The last few days, I worked a bit more on Scalisp. Most importantly, I added tail-call optimization. If you don't know what this is all about, think what a normal function call does: It grows the stack, one frame for each call. Normally, that's what you want, but not when you try to implement loops with recursive functions. (as you usually do in functional languages)
Take this simple example, summing all numbers from 1 to n (nevermind that there's a simple formula to do that):
(defun sum_to (n) (if (<= n 1) 1 (+ n (sum_to (- n 1)))))
In this form, each recursive call to
sum_to will add another stack frame. For small
n, that's fine, but it leads to stack overflows very quickly. Luckily, you don't always need to create a new stack frame - if you throw away the context of the calling function, then you don't need the frame. This won't work in our example, since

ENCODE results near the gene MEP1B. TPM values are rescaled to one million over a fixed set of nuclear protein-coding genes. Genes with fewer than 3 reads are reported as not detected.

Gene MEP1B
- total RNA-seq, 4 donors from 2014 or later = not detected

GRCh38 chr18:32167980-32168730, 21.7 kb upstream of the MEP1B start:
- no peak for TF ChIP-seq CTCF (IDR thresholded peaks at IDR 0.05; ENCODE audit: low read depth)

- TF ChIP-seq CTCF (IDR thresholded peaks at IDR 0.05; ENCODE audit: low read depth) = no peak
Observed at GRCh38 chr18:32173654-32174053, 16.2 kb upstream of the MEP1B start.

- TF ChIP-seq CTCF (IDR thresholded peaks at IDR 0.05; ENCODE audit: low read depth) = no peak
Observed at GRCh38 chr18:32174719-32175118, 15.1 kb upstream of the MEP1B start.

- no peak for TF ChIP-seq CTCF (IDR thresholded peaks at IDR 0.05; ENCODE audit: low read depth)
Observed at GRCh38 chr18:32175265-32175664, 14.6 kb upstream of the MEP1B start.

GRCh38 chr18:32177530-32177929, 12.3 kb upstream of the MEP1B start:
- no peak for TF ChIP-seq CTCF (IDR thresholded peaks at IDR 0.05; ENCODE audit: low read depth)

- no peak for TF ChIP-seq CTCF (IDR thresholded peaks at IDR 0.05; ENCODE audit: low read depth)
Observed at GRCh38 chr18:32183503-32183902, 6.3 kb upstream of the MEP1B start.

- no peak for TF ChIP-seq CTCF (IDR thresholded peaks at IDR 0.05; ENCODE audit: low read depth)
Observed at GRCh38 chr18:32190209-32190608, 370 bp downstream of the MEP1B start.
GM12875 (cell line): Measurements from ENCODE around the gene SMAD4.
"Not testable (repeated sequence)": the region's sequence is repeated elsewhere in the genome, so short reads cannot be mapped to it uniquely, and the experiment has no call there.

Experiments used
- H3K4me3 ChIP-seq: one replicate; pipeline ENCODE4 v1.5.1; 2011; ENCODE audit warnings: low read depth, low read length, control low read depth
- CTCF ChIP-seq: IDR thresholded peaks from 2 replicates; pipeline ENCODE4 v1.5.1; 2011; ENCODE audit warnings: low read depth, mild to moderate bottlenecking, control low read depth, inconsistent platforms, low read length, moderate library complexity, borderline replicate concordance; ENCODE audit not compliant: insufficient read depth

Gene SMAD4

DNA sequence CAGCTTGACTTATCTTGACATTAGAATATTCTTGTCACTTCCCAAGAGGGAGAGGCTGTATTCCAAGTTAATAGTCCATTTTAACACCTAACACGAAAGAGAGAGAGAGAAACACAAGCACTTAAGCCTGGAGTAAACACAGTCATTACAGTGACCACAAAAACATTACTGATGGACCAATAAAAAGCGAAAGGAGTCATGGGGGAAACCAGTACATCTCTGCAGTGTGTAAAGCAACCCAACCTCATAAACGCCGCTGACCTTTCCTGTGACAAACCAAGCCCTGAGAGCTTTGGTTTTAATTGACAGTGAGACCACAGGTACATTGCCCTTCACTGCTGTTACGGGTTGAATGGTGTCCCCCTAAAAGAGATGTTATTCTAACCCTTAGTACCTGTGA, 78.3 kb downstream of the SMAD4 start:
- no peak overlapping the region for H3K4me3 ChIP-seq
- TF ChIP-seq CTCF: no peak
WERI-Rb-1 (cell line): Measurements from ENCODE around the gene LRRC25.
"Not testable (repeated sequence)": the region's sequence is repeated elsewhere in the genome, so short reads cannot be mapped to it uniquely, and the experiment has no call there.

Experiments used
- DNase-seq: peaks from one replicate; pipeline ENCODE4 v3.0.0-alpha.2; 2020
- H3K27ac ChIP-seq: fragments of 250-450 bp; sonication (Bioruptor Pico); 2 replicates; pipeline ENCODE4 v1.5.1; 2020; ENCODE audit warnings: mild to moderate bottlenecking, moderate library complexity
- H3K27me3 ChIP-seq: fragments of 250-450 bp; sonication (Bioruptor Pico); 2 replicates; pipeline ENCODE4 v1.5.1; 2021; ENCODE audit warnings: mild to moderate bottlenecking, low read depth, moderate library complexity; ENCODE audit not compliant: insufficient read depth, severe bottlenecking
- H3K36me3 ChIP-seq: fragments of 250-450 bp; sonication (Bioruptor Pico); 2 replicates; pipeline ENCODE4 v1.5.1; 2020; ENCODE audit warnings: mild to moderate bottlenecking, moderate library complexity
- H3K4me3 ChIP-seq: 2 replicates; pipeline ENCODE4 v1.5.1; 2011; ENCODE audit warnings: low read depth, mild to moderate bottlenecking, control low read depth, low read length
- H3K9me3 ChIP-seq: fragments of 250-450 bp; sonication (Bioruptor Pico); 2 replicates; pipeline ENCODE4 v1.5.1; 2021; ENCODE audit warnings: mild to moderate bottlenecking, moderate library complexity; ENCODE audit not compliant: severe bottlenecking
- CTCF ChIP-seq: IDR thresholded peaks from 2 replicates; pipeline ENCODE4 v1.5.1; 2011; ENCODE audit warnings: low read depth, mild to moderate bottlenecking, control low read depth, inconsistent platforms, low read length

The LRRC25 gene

+ needs the result of the recursive call to add it to
n, but we can do better:
(defun sum_to (n acc) (if (<= n 0) acc (sum_to (- n 1) (+ n acc))))
sum_to either returns the value of
acc or the result of recursively calling itself. Therefore, we don't need to store the original stack frame - we can throw it away. That's all tail-call optimization is about - if the recursive call is in the tail position (as in our second example, ie the result of the call is not further processed but immediately returned), then we don't have to grow the stack.
I've implemented this for both interpreted and compiled code, so now you are not restricted to small lists anymore in map and the like.
To present Scalip in class at my university, I've also created a small presentation - you might want to look at it if you want to get a quick overview of the project.